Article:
Thanks for the info! We bought it on our honeymoon to Napa & Sonoma a couple of years back, because I remember enjoying a bottle of it in the past. We usually drink late harvest and ice wines from nearby Niagara, but we don't age them any more than a couple of years. I figured since the Dolce was more of a Sauternes-type wine, it might go a bit longer.
I've probably drunk a hundred bottles of Dolce, and I've just read the Cellartracker.com reviews for the 2003 vintage. I'd probably hold in to it for a couple or three more years, so it develops those deep apricot, fig and almond flavors.
Go here to read the reviews and check out the reviews for the other vintages as well to get an idea of how many years Dolce takes to develop its full flavor potential.
You can also call the winery (Dolce Winery is housed on the same property as Far Niente) at 707-944-8868, or go to the winery website at http://www.dolcewine.com, and ask the winery how they think the 2003 is drinking. (It was an atypical harvest in Napa Valley as well as in Europe that year, so the Dolce may be atypical -- picked when the sugar was high but perhaps a bit early for full physiological flavor ripeness.) In a good year, Dolce very much resembles some Sauternes or Barsac. I love stickies.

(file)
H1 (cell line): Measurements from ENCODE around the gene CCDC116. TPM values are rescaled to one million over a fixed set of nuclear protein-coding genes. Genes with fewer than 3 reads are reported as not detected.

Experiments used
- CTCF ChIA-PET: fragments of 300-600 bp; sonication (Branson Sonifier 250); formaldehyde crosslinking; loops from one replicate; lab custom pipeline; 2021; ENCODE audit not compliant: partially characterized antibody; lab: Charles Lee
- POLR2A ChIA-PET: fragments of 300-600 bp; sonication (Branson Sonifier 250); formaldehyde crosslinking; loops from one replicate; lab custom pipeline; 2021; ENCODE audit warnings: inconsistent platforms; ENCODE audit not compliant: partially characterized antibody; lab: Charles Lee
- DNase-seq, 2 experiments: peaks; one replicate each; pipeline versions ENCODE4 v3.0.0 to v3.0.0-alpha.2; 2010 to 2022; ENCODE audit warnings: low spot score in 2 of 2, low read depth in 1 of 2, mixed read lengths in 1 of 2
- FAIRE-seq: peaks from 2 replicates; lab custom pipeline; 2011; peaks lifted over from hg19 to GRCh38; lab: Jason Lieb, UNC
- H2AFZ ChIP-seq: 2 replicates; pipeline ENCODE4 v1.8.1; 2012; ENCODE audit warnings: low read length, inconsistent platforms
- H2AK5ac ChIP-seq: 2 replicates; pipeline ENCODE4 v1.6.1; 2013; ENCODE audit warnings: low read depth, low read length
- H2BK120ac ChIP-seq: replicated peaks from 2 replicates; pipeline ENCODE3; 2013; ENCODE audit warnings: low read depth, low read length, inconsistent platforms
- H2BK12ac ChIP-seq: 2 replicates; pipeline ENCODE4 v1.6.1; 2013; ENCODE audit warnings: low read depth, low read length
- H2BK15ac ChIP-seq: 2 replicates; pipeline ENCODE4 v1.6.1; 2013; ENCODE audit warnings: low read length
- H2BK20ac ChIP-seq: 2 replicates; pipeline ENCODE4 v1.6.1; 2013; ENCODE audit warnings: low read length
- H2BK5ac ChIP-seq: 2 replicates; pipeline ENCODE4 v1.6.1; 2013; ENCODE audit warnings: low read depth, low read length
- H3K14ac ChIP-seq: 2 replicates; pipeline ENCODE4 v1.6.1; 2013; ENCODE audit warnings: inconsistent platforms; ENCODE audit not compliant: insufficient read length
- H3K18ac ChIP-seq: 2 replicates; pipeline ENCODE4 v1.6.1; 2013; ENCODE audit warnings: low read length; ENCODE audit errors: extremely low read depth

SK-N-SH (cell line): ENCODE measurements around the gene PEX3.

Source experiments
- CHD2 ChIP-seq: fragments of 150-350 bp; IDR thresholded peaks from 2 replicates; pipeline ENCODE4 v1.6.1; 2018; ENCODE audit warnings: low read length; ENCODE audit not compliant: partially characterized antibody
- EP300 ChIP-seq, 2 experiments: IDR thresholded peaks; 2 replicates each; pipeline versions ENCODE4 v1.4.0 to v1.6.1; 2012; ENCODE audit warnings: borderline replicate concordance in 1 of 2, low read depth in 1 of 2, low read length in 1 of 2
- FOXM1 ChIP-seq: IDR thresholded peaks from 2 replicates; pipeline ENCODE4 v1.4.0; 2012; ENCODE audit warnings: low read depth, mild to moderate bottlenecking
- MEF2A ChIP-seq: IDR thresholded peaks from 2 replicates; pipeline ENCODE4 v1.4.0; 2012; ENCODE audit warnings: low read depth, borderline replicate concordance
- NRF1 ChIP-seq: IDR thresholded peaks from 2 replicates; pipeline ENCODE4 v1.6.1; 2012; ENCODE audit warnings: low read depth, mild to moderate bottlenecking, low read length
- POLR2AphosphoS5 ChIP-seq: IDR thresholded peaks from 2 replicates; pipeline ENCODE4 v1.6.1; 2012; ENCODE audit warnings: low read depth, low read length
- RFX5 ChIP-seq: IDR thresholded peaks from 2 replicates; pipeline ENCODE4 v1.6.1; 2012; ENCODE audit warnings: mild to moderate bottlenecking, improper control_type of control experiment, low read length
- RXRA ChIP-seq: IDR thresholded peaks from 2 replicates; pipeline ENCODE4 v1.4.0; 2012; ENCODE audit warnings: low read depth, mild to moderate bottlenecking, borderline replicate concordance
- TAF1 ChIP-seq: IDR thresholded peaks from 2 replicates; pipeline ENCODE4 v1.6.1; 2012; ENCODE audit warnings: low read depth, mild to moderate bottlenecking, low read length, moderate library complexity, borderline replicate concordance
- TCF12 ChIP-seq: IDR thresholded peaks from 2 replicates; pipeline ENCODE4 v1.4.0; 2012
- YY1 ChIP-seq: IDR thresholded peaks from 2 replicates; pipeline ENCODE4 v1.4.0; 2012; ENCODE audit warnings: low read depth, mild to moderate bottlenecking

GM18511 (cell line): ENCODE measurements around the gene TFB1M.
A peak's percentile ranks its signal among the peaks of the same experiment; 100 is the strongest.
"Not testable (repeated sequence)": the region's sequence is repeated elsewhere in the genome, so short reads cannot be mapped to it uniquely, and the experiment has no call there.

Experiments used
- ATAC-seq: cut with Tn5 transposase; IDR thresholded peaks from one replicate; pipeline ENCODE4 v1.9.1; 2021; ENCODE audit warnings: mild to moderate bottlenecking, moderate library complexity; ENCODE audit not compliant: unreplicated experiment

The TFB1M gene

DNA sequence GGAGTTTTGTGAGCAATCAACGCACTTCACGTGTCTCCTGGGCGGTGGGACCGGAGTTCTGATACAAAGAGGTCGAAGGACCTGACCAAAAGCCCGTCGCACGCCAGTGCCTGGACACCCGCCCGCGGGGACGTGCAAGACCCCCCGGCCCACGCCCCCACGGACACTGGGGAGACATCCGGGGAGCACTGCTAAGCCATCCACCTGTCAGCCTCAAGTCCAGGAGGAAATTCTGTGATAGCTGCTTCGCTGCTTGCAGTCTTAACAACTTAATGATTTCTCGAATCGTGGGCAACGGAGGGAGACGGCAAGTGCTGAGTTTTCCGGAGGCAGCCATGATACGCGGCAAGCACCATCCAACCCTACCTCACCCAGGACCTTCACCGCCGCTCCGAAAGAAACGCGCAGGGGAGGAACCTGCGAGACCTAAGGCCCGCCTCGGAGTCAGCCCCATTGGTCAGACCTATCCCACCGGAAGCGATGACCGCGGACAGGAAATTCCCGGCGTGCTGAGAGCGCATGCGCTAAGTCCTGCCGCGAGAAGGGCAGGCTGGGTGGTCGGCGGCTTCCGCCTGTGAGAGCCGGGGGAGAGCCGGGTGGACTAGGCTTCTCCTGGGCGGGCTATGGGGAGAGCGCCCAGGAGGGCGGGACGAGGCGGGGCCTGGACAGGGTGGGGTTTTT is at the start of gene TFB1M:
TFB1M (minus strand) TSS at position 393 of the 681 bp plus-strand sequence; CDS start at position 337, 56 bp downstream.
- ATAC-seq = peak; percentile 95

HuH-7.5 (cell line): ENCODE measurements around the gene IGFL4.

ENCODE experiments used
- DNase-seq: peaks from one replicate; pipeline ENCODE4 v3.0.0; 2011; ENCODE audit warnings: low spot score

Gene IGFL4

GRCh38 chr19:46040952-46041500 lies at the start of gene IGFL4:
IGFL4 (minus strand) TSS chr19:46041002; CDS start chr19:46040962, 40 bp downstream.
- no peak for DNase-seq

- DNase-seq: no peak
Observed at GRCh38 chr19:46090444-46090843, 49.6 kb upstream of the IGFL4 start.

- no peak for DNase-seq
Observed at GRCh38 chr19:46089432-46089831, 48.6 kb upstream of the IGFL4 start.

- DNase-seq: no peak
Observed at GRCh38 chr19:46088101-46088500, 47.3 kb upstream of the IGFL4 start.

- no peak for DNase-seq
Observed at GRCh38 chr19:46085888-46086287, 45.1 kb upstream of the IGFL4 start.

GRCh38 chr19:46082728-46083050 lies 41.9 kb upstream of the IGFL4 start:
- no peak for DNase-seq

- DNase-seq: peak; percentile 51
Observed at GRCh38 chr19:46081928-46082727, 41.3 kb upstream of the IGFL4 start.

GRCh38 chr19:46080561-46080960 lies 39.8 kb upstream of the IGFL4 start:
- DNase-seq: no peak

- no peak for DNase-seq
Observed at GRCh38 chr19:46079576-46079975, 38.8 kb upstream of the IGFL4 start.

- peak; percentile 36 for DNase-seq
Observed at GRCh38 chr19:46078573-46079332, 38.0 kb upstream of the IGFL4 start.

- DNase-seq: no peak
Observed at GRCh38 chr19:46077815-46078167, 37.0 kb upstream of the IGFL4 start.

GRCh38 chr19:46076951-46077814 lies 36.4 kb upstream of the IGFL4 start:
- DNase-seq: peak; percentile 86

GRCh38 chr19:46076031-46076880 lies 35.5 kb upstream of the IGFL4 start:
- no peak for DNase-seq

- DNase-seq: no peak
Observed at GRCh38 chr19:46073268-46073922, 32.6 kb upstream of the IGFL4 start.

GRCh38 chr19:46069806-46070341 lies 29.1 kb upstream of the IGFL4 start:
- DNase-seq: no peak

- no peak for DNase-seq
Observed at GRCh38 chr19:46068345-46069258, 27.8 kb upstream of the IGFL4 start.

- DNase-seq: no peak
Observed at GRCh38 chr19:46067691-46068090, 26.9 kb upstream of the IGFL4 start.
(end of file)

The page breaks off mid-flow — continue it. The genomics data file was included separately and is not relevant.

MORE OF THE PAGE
Merchant comments say "will continue to develop its bottle bouquet and be enjoyable for years to come". Which is pretty much equivalent with the "riveting" comments for a mediocre movie, or the real estate's "cozy" attribute for a lousy apartment.
More to the point in my view ( I never had Dolce ) are the cellartracker's crowd notes:
"Fair, but no Sauternes"
"Not complex "
"not nearly enough acidity"
"not terribly complex"
Based on all of the above, I'd say: drink now.